Dr. David Keeley Demonstrates the use of Ultrasound for Imaging of Muscle Tissue
Literacy Through Movement
NMSU Dance Program Director, Debra Knapp and Pan American Dance Institute Director Ann Gavit are currently involved in a project to evaluate how movement (i.e. Dance) may enhance literacy among elementary school students. Movement is critical to the overall development of children, and evidence that will support the benefits of movement with respect to literacy and other learning outcomes is vitally important in the design of fully integrated curricula.
Fighting Inactivity and Obesity in Today's Youth
Professor Kim Oliver is a internationally recognized scholar in understanding physical activity patterns among adolescents. She has developed and implements student-centered inquiry based approaches to physical education in school settings, and is recognized for the work she does in training her students to be effective physical educators.
Professor Kim Oliver (second from right)
HPDR Students and Faculty collaborate with Mechanical Engineering to Explore Gait in Older Adults
Biomechanics of Muscle Injury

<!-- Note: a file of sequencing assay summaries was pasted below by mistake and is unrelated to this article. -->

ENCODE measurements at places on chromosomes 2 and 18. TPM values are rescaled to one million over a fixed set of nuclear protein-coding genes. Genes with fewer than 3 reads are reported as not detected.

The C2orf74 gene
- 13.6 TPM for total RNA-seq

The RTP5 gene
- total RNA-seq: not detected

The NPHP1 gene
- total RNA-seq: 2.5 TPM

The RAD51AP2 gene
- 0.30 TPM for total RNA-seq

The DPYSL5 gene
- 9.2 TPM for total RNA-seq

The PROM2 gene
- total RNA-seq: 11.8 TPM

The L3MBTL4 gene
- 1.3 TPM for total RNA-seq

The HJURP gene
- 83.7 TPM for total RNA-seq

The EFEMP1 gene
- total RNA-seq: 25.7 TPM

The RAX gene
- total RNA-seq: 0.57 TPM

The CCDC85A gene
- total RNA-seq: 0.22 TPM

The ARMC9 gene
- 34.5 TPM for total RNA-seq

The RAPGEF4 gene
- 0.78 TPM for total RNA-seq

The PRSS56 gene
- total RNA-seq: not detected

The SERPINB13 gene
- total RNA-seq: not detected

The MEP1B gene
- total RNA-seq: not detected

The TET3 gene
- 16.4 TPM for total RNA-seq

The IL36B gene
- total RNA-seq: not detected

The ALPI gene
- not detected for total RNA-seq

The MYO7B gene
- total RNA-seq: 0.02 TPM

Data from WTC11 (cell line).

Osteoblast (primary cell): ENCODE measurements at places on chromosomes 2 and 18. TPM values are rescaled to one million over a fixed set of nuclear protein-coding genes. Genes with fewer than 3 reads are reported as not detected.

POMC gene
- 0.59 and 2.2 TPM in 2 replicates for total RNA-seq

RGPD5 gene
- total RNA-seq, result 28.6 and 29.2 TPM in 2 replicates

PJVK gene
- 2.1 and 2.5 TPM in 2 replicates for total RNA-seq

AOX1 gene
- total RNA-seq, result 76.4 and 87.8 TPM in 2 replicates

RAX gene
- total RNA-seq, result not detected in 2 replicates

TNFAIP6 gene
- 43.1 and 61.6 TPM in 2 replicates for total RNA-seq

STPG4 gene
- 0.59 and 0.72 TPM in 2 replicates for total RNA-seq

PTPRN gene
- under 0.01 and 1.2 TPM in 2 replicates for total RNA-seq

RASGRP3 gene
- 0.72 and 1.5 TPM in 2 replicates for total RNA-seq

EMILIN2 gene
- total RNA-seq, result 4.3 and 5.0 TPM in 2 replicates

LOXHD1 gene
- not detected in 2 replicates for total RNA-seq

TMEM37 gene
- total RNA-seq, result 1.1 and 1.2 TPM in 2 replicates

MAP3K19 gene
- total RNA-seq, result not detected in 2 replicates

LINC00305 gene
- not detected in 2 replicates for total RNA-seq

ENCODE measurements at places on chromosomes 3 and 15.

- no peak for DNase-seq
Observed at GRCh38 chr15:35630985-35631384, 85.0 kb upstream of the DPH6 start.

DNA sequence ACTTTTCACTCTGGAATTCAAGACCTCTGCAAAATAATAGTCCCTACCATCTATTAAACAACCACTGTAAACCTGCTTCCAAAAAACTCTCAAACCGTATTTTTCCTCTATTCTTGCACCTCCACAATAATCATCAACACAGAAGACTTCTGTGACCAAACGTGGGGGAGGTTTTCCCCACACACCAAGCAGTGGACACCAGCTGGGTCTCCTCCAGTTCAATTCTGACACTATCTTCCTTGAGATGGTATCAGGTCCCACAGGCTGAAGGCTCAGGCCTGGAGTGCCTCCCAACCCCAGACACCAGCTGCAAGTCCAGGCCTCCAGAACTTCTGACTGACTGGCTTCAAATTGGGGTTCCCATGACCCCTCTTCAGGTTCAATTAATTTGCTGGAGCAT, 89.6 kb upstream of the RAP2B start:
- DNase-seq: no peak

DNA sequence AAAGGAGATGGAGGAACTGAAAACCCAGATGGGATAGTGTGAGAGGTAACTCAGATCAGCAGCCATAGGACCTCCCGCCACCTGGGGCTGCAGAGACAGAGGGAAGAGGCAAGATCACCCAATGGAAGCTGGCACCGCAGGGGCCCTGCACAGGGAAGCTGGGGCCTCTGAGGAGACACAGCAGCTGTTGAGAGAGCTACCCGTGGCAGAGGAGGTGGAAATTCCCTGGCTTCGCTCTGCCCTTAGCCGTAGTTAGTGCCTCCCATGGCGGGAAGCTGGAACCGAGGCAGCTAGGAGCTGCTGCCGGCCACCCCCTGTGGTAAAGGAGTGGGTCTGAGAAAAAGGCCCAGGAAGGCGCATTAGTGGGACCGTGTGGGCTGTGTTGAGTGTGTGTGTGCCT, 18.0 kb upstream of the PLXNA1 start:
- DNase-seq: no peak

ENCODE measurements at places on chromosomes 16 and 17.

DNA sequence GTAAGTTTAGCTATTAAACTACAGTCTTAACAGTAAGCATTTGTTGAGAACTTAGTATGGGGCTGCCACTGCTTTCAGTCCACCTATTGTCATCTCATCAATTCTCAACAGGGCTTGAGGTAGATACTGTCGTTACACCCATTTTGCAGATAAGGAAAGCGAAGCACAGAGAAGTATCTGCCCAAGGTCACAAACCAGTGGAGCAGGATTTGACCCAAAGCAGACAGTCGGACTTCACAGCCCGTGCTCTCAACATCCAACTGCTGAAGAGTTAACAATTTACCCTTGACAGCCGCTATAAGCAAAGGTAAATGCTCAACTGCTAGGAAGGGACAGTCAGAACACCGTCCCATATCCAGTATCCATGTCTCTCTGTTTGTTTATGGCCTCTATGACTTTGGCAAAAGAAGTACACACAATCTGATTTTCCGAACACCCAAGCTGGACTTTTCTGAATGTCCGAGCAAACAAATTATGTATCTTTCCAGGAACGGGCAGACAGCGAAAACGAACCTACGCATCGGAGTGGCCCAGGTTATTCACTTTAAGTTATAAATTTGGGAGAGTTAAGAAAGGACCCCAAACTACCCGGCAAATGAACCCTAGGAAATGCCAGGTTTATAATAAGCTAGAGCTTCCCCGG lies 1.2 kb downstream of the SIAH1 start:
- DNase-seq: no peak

Assistant Professor, David Keeley has been analyzing shoulder movement in baseball pitchers in an effort to ultimately improve performance and prevent injuries.
In order to look at shoulder movement, Keeley used a camera system that tracks reflective markers on the body at super high speed. Next, he examined the three-dimensional rotations and angles involved when using the shoulder. Those specific movements were then correlated to things like performance, injury or discomfort.
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NMSU Dance faculty and Students explore the importance of movement with respect to growth and academic performance of children
Aging and Falls Prevention
Professor Robert Wood and assistant professor David Keeley are working with Ou Ma professor of Mechanical and Aerospace engineering to analyze and compare movement patterns of older adults who have and have not fallen in an effort to more accurately assess factors that put people at risk for falls. The study has been funded through the NMSU Interdisciplinary Research Grant program.
The gait analysis will be performed at NMSU’s recently constructed Reduced Gravity and Biomechanics Lab (RGB Lab). Subjects will have photo-reflective technical markers placed on various parts of the body (arms, chest, back, legs and feet) to help the 10-camera system track the person’s movements in three dimensions.